I can move freely between states; I can visit breathtaking sites; eat in local restaurants; stay in local hotels, and know that I’m probably not going to be exploited, harassed, or abused in any way.  I take it for granted; it is how I experience my culture and my world, but what gets swept under the rug is how this American culture is built on a flimsy foundation of hatred, insecurity and the highest percentage of juvenile pettiness recorded so far.

I read a story today written by a black woman who was describing her own recent cross-country road trip.  She had her kids with her and decided to stop at a Cracker Barrel in Texas for lunch.  Well, it kind of scared the hell out of her, so she tweeted something that crossed the radar of the wrong person and it went completely south in no time. (Story here)

As I traveled, I knew that the color of my hide granted me gold card access to wherever I wanted to go.  Yes, I’m a woman; yes I’m older, and yes, there is a whole set of issues embedded in that, but for the most part I can move around unmolested.  I cannot imagine looking over my shoulder everywhere I go, terrified of who I might encounter.  I cannot imagine feeling like a moving target.  My problems are not these problems, and truth be told, I learned how to navigate my own challenges a long time ago – because I have that luxury.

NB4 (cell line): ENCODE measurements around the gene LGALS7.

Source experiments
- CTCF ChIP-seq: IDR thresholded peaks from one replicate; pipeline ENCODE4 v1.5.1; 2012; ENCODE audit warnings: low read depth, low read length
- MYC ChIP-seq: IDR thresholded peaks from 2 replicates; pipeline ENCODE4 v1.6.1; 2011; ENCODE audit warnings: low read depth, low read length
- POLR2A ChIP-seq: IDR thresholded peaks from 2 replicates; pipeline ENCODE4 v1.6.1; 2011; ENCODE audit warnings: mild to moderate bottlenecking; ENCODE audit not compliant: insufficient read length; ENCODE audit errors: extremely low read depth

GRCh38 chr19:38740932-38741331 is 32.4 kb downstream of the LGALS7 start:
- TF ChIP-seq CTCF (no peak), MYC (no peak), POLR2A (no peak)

It is spiraling out of control again – racism – and I am ashamed.  I am ashamed that it is members of my tribe who cause these problems, and I am ashamed that I am safe because of it.  I am ashamed of the insatiable greedy beast that my tribe has become, stealing land, stealing bodies, and ravaging souls.  I am ashamed of the blind eyes, and the propagandist narrative about bygone days when everything was “baseball, hotdogs, apple-pie, and Chevrolet.”

And I am VERY ashamed of our false nostalgia.